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Queer Visibility and Support in the Digital Age

Seven tools from Hopelab and partners to support identity affirmation

When considering the current generation of young people, more folks feel safe sharing their identities at a younger age than previous generations. This increasing openness has become possible, in part, by the social connections made on digital platforms. On social networks, people quickly see, learn, and are able to affirm their identities. Young people bring their unique lived experiences to social media spaces and have different experiences with the content and communities they find there. Considering those nuances with attention to queer, Black, and Brown youth is essential as we build tools to support visibility and identity.

A queer xennial experience

My teenage years, particularly the start of high school, were pretty interesting. Outwardly I presented confidence – I did well in school, I was a jokester and liked to make people laugh, I never felt left out of activities, and I kept myself pretty busy. Given all of that, one of the things that was confusing to me was that I wasn’t happy. Thinking back, I know now that something was missing; I felt different from my friends but couldn’t understand why. Growing up in rural America in the 90s meant that relatable representations of queerness were extremely rare, leaving no space for me to figure out the missing piece. Not only was there limited visibility, but the little that existed was negative and scary in terms of hate crimes at a national level. So, while I got through high school pretty well, I was clinically depressed for much of it, and it took years for me to understand and eventually embrace my queer identity.

As a clinical psychologist, I now know there’s a term for what I (and many other queer young people) experienced. Internalized stigma happens when we take negative attitudes and things said by others about our identity and feel them inside as if they are true. It’s a powerful force that makes it difficult for young people to thrive as their authentic selves. For young people who experience stigma, lack community, or feel unsafe, social media can be a lifeline – and has been found especially important as a source of support and connection for queer young people.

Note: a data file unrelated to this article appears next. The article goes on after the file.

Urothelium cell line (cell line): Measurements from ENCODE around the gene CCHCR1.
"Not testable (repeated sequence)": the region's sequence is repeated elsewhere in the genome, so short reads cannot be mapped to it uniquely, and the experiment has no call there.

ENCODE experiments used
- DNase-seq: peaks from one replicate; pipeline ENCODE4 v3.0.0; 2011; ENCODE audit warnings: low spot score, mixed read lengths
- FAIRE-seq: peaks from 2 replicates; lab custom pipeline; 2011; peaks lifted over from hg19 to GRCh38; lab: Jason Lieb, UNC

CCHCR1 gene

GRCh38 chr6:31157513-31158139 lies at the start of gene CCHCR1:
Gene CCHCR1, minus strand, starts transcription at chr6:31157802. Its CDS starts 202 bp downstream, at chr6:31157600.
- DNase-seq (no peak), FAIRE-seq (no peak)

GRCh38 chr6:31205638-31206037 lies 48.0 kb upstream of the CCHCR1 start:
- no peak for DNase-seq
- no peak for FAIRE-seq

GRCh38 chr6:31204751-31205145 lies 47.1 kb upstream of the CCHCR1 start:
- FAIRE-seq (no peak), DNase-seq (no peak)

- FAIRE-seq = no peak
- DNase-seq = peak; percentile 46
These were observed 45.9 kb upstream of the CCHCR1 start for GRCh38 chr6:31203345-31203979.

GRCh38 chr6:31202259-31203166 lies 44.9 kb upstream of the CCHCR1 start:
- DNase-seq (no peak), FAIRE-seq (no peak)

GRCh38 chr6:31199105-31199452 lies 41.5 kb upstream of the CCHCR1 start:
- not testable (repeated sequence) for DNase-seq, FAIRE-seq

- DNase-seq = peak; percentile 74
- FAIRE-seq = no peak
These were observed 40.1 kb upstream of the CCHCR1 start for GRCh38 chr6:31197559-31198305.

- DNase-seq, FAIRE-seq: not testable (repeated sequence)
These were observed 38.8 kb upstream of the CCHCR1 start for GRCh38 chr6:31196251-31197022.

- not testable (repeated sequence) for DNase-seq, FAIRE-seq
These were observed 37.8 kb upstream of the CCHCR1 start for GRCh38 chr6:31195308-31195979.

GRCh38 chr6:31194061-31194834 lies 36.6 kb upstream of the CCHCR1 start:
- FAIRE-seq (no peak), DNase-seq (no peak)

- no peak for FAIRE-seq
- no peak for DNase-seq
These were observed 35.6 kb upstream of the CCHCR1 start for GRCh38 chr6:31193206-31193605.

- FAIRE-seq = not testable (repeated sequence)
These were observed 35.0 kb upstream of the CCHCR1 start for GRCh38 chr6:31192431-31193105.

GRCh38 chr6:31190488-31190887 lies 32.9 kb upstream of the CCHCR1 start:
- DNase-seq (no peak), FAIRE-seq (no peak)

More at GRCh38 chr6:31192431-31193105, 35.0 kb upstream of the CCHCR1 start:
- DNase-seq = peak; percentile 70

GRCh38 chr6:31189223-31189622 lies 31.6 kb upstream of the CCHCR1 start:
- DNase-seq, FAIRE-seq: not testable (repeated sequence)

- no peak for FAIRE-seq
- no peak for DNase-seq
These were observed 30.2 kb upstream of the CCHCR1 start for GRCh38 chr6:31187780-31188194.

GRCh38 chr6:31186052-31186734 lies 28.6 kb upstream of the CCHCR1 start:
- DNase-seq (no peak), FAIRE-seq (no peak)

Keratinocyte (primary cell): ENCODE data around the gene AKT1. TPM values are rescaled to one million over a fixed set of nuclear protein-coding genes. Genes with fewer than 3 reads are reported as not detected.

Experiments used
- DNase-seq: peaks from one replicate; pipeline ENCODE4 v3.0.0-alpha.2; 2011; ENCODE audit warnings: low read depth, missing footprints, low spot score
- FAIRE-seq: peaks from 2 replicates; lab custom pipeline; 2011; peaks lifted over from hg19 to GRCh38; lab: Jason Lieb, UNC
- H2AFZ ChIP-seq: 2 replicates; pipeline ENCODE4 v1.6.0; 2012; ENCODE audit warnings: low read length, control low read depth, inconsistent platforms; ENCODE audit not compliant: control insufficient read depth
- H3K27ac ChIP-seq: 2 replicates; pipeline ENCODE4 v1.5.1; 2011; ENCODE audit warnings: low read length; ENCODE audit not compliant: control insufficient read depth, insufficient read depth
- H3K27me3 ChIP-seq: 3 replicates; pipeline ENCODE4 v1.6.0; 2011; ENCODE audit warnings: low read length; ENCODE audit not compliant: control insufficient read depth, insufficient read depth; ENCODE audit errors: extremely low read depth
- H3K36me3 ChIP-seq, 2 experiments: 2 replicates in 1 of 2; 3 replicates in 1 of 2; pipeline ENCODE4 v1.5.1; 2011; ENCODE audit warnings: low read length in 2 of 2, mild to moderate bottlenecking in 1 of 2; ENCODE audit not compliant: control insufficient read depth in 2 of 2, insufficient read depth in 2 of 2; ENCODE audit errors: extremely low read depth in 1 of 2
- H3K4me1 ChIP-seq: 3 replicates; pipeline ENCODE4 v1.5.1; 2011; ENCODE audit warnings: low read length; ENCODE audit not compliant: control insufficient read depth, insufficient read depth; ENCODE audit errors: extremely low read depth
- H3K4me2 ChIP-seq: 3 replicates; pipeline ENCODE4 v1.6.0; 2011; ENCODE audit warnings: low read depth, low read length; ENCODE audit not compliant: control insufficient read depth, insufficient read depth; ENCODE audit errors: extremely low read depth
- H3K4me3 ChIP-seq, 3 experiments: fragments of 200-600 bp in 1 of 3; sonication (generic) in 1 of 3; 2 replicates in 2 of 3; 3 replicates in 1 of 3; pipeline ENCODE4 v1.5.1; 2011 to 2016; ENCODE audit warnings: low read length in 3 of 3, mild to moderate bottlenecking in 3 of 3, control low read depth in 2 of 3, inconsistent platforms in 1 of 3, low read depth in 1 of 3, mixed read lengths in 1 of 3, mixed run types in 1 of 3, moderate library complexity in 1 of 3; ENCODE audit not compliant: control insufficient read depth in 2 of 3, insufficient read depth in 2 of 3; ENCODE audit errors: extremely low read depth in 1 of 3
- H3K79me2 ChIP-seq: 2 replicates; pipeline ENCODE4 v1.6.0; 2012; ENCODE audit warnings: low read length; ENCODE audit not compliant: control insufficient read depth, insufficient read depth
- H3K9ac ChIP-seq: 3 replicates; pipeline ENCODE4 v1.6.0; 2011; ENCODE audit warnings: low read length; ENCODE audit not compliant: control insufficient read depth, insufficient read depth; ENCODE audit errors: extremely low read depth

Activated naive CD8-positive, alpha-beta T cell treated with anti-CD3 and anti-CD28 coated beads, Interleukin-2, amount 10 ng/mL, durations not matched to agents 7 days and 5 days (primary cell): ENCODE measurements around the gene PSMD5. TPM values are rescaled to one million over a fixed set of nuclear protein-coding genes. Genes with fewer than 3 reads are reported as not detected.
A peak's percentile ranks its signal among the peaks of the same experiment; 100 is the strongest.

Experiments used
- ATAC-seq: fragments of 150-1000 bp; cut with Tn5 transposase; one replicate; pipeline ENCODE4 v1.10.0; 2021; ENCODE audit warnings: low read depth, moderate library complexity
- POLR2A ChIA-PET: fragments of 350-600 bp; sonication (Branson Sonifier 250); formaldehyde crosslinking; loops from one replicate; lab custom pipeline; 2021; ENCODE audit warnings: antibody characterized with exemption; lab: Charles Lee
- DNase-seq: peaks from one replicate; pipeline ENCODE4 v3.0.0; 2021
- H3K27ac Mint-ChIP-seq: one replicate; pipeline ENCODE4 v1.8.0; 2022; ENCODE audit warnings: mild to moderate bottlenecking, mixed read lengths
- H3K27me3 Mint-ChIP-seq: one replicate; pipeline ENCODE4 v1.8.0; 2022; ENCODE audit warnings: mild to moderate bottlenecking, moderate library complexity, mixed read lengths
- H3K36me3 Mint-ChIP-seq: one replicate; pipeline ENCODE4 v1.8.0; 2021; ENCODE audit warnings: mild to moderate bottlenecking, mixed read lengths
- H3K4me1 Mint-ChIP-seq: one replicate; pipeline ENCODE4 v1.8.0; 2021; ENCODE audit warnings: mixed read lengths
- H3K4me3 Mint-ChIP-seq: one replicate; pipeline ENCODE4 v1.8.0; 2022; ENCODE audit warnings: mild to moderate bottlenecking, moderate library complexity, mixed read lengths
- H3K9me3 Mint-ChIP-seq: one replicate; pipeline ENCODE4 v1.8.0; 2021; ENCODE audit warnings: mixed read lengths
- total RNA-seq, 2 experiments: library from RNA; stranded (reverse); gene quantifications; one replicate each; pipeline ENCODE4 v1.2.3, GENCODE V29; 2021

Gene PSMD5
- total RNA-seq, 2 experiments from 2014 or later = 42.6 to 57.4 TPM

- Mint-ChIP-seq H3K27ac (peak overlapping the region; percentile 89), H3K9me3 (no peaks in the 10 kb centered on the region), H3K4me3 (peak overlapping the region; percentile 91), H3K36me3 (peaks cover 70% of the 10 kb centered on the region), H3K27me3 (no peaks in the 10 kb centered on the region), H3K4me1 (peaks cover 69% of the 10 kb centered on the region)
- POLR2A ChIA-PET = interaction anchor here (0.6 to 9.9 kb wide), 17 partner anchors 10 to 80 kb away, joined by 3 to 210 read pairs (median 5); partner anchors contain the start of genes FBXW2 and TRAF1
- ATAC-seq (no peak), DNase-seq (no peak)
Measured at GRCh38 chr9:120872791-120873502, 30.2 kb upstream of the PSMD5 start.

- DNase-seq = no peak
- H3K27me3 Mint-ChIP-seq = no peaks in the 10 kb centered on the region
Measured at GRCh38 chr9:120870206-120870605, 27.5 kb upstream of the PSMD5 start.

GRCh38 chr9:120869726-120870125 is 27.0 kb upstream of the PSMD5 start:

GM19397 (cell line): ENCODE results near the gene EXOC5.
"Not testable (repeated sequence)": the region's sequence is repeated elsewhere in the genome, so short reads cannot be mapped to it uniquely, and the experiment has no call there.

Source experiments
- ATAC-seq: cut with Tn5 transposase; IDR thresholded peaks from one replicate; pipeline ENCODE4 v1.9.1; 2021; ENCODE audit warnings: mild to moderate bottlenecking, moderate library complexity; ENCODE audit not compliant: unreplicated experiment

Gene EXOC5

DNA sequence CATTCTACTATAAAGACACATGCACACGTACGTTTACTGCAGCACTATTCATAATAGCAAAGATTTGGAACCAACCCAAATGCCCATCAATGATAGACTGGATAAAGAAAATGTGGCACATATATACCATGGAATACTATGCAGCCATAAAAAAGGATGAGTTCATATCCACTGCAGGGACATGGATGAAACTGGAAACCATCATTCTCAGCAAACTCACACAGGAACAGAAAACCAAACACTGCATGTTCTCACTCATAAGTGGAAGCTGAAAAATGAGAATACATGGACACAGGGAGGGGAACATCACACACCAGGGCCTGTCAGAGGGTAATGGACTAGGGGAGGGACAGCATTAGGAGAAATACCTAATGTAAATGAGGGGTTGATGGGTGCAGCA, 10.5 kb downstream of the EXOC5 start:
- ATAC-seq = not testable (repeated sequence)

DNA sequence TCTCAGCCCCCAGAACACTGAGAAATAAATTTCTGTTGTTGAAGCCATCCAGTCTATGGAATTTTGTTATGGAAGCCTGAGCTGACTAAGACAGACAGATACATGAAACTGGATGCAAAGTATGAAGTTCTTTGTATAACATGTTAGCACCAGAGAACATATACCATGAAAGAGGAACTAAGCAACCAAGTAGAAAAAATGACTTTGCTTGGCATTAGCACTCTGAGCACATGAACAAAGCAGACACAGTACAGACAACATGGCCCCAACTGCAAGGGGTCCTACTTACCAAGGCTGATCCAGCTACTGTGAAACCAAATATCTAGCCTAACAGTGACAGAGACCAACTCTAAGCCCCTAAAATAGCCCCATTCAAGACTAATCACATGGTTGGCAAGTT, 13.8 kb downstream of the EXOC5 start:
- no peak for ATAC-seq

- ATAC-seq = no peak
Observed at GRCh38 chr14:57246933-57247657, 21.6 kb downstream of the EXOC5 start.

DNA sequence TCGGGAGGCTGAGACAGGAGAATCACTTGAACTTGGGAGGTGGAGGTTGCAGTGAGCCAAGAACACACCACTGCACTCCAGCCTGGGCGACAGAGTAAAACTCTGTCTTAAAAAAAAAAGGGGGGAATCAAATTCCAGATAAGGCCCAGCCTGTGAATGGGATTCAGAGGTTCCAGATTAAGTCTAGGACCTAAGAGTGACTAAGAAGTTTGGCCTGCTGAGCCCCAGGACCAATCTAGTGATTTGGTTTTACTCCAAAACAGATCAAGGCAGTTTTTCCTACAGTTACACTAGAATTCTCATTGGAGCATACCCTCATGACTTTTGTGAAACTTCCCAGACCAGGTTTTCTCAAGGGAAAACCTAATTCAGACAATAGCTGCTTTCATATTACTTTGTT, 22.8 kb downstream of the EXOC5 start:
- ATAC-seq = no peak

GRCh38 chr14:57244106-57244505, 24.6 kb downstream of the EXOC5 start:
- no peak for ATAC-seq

Building effective and inclusive resources

Dramatically different from my generation, more than one in five Gen Z adults, ranging in age from 18 to 26 in 2023, identify as LGBTQ+. Among high school students, that number is one in four, a significant increase from 11 percent in 2015 to 26 percent in 2021, according to the Centers for Disease Control and Prevention. These statistics highlight a growing acceptance and recognition of diverse identities among young people.

However, we still have a ways to go in protecting the visibility of queer youth online. Hopelab’s 2024 National Survey data found that queer young people more often encounter transphobic and homophobic comments compared to their straight/cisgender peers, and 78 percent of LGBTQ+ young people curate their feed to better align with their interests. These findings highlight the need for more resources and tools that ensure queer youth feel safe, supported, and empowered.

Seven resources from Hopelab and partners

The following resources offer support to queer young people, helping them navigate their identities and foster a community where they can thrive.

Centerlink, The Community of LGBTQ+ Centers
375 LGBTQ centers worldwide providing essential services, promoting growth, wellness, and connectivity in their communities.

imi.guide
Guides built for and with LGBTQ+ teens to help you explore your identity and support your mental health.

Lex
Lex is a welcoming space for social interaction and expression—where LGBTQ+ people can make friends, build relationships, have fun, and belong.

Q Chat Space
A digital LGBTQ + center where you can join the live chat professionally facilitated discussion groups.

TRACE
TRACE is a mobile application created to foster a brighter, more gender-affirming future for transgender and non-binary individuals.

Trans Lifeline
A grassroots hotline and microgrants nonprofit organization offering direct emotional and financial support to trans people in crisis – for the trans community, by the trans community.

Trevor Space
TrevorSpace is an affirming international community for LGBTQ young people ages 13-24.


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